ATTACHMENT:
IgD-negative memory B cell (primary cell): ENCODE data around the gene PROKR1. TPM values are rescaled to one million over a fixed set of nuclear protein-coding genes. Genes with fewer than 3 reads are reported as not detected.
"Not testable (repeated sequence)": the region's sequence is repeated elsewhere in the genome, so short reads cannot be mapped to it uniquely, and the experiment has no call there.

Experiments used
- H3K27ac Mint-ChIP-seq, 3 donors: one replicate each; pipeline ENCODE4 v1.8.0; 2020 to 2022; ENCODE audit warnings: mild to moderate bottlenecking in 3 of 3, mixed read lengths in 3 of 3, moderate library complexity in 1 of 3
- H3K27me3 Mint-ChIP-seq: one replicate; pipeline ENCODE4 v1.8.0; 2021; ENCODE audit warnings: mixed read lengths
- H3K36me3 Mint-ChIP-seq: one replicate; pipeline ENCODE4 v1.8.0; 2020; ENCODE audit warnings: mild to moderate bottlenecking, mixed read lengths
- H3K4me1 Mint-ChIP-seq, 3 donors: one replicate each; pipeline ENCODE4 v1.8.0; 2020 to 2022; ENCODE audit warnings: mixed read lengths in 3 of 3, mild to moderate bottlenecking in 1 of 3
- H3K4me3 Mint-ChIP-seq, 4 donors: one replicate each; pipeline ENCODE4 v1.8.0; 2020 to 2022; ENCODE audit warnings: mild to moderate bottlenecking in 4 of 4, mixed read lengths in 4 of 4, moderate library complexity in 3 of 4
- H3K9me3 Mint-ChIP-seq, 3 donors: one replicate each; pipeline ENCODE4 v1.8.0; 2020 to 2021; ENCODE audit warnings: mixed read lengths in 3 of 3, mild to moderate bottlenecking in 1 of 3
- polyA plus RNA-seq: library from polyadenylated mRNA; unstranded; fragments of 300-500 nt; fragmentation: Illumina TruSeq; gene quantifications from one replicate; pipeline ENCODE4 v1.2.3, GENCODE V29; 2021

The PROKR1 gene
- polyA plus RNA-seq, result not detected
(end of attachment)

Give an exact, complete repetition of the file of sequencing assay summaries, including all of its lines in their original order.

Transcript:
IgD-negative memory B cell (primary cell): ENCODE data around the gene PROKR1. TPM values are rescaled to one million over a fixed set of nuclear protein-coding genes. Genes with fewer than 3 reads are reported as not detected.
"Not testable (repeated sequence)": the region's sequence is repeated elsewhere in the genome, so short reads cannot be mapped to it uniquely, and the experiment has no call there.

Experiments used
- H3K27ac Mint-ChIP-seq, 3 donors: one replicate each; pipeline ENCODE4 v1.8.0; 2020 to 2022; ENCODE audit warnings: mild to moderate bottlenecking in 3 of 3, mixed read lengths in 3 of 3, moderate library complexity in 1 of 3
- H3K27me3 Mint-ChIP-seq: one replicate; pipeline ENCODE4 v1.8.0; 2021; ENCODE audit warnings: mixed read lengths
- H3K36me3 Mint-ChIP-seq: one replicate; pipeline ENCODE4 v1.8.0; 2020; ENCODE audit warnings: mild to moderate bottlenecking, mixed read lengths
- H3K4me1 Mint-ChIP-seq, 3 donors: one replicate each; pipeline ENCODE4 v1.8.0; 2020 to 2022; ENCODE audit warnings: mixed read lengths in 3 of 3, mild to moderate bottlenecking in 1 of 3
- H3K4me3 Mint-ChIP-seq, 4 donors: one replicate each; pipeline ENCODE4 v1.8.0; 2020 to 2022; ENCODE audit warnings: mild to moderate bottlenecking in 4 of 4, mixed read lengths in 4 of 4, moderate library complexity in 3 of 4
- H3K9me3 Mint-ChIP-seq, 3 donors: one replicate each; pipeline ENCODE4 v1.8.0; 2020 to 2021; ENCODE audit warnings: mixed read lengths in 3 of 3, mild to moderate bottlenecking in 1 of 3
- polyA plus RNA-seq: library from polyadenylated mRNA; unstranded; fragments of 300-500 nt; fragmentation: Illumina TruSeq; gene quantifications from one replicate; pipeline ENCODE4 v1.2.3, GENCODE V29; 2021

The PROKR1 gene
- polyA plus RNA-seq, result not detected